But we are not alone. We have seen how India , a more complex society creatively devised an harmonious relationship among its 1.3 billion peoples and over 2000 ethnic nationalities  through the creation of 27 strong regions We are today witnesses to the picture emerging from European Union after two devastating World Wars. Restructuring is the only way to stop any group that rigged its way to Abuja from insisting on determining how others live their lives.

As for the contentious issue of resource control, I think what is needed is compromise. I do not for instance see anything provocative in the position paper of the North’s delegates to the National Conference.  If anything, I will think it is a quiet craving for return of the old three regions which hopefully will help each region confronts its own demons.

I also think the call for the abrogation of onshore/offshore oil dichotomy in view of the “International law (1982 United Nations Convention on the Law of the Sea UNCLOS, Article 76 on territorial waters/boundaries which stipulated that 200 nautical miles off the continental shelves belongs to the central government exclusively,” is not in the least provocative.  The littoral states cannot eat their cake and have it. They have always been aligned with the north ostensibly for protection against their more aggressive neighbours. The rest of the country funded the war just as it made huge investments in the exploitation of the mineral deposits. With all institutions and programmes such as the Niger Delta Development Commission, the Ministry of Niger Delta and the Amnesty programme for the Niger Delta militants and components of the SURE-P, the HYPADEC, 13% of the on-shore oil revenue should be acceptable. It should not be too difficult to persuade Bayelsa State to see that earning in a month what Taraba earns in a year, negates the principles of justice and equity to the federating units.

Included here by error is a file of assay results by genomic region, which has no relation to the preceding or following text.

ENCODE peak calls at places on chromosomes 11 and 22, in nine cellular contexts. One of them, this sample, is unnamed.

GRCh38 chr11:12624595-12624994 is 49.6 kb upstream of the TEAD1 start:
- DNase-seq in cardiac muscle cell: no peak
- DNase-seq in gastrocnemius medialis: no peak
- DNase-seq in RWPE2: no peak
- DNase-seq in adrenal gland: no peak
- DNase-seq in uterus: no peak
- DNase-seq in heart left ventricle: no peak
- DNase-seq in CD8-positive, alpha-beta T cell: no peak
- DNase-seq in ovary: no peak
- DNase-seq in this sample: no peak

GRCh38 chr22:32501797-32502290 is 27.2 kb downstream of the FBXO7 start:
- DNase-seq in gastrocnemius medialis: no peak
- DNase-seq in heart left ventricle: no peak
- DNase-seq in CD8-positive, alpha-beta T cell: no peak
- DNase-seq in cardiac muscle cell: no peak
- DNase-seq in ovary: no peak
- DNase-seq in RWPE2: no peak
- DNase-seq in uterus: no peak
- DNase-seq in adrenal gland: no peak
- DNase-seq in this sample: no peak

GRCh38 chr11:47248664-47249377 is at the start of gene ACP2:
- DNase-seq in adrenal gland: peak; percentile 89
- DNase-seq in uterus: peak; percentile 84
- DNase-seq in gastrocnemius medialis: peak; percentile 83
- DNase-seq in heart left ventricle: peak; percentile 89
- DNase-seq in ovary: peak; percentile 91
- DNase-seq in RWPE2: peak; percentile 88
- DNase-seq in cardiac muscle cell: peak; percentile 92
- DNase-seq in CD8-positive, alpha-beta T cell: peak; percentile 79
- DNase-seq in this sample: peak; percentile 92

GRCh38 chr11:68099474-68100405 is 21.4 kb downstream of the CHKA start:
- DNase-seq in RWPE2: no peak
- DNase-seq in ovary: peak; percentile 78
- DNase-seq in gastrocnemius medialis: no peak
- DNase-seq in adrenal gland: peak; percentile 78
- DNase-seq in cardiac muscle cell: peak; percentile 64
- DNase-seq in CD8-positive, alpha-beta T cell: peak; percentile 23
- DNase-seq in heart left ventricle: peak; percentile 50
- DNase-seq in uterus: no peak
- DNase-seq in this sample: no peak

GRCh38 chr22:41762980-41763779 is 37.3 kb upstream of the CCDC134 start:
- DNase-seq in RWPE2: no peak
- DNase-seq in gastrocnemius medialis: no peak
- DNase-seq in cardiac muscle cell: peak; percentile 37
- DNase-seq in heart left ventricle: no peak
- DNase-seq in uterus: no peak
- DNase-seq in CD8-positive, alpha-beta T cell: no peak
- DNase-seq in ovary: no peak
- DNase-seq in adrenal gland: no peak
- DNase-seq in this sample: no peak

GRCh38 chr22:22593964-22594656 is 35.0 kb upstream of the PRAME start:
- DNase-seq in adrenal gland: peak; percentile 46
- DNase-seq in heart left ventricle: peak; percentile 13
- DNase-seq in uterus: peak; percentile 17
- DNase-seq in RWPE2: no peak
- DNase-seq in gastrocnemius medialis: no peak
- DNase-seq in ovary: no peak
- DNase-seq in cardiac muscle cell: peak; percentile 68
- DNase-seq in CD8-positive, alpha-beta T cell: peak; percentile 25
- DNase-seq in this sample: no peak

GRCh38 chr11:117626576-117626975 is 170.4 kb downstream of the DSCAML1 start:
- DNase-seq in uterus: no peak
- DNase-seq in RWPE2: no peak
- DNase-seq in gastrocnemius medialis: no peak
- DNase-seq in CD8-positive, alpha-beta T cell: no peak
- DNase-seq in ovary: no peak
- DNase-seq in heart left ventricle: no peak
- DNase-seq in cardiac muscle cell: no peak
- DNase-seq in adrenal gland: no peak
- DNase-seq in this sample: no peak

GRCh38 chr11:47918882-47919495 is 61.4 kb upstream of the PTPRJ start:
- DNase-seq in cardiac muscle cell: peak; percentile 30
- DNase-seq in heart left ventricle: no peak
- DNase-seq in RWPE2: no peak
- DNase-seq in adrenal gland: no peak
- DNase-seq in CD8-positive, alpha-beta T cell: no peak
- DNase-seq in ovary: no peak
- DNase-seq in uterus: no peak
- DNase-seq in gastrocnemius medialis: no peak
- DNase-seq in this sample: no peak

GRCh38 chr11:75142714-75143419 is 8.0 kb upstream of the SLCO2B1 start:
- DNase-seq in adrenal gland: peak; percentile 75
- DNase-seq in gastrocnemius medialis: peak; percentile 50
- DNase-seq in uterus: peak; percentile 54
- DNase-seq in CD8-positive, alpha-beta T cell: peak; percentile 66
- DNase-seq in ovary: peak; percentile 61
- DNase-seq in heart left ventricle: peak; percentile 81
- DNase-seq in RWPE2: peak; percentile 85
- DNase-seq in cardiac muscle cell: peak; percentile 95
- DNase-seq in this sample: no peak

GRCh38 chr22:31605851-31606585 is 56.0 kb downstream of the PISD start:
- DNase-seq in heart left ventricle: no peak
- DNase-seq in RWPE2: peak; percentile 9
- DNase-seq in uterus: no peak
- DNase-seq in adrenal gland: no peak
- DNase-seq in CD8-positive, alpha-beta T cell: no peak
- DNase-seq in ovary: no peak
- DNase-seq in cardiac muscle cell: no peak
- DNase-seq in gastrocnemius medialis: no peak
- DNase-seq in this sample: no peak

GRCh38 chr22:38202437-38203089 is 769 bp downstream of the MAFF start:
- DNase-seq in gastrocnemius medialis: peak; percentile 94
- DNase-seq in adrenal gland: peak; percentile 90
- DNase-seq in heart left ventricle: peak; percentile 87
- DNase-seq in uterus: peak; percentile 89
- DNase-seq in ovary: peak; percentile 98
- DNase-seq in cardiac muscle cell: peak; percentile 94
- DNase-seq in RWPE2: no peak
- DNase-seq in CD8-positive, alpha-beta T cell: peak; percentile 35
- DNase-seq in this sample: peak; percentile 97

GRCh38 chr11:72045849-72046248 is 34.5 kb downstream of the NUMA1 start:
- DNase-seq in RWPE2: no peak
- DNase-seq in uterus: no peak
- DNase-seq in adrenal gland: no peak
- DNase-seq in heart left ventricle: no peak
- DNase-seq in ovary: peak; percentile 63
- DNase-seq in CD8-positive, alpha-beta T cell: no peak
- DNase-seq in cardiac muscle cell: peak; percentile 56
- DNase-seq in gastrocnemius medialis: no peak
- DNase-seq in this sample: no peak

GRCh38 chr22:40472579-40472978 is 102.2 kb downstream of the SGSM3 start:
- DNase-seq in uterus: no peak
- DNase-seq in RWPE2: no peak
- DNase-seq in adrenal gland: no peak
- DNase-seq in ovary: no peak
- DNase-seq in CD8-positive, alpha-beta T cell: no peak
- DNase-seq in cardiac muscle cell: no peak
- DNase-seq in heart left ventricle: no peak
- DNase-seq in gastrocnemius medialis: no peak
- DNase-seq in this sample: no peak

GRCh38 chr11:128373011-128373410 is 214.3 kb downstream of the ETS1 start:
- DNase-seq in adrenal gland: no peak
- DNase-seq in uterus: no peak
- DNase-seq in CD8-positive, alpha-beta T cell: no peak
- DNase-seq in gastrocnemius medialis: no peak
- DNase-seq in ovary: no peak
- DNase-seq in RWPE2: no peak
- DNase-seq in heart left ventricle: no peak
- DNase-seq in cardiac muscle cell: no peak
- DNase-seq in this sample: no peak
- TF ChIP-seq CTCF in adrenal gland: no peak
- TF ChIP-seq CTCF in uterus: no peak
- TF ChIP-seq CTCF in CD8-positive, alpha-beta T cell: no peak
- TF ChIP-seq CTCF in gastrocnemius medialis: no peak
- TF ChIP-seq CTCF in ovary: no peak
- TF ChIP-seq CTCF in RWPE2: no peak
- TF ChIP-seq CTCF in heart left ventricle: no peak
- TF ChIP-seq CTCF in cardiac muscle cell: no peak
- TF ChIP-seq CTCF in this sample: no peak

Of course, the fraud called local governments, an arbitrarily-created entities funded by federal government must revert back to the federating regions